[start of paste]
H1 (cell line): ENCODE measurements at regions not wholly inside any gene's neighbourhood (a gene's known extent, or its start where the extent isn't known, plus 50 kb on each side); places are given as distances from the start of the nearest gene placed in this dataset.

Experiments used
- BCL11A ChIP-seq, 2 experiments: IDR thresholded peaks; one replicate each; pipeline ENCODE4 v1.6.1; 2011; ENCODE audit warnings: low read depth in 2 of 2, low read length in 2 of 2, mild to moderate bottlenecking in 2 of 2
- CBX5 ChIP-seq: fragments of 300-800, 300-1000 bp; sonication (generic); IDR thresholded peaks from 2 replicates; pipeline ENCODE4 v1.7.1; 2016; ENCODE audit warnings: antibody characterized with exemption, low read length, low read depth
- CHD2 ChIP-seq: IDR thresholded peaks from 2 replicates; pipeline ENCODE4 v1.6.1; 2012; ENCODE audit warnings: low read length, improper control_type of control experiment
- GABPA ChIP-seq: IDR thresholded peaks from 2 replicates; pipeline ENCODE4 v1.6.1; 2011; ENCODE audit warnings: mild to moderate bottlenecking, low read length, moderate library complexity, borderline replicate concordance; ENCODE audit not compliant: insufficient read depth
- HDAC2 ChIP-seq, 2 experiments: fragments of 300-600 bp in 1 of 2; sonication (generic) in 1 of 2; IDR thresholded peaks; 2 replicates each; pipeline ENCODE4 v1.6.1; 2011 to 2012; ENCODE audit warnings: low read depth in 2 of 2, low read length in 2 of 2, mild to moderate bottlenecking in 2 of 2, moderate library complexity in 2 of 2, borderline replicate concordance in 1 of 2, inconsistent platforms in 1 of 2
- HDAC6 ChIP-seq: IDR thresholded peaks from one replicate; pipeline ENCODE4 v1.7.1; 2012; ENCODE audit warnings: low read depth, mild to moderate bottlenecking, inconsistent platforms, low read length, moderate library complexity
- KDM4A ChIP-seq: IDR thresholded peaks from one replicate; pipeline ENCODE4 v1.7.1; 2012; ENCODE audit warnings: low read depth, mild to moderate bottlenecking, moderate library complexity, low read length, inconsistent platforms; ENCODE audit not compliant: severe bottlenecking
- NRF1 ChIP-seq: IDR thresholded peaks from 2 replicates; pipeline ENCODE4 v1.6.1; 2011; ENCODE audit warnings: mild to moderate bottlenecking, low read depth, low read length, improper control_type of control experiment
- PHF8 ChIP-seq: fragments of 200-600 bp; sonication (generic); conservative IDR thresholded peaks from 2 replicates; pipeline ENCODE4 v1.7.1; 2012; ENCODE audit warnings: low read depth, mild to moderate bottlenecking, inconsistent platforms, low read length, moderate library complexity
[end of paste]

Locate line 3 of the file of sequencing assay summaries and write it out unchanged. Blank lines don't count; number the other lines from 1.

- BCL11A ChIP-seq, 2 experiments: IDR thresholded peaks; one replicate each; pipeline ENCODE4 v1.6.1; 2011; ENCODE audit warnings: low read depth in 2 of 2, low read length in 2 of 2, mild to moderate bottlenecking in 2 of 2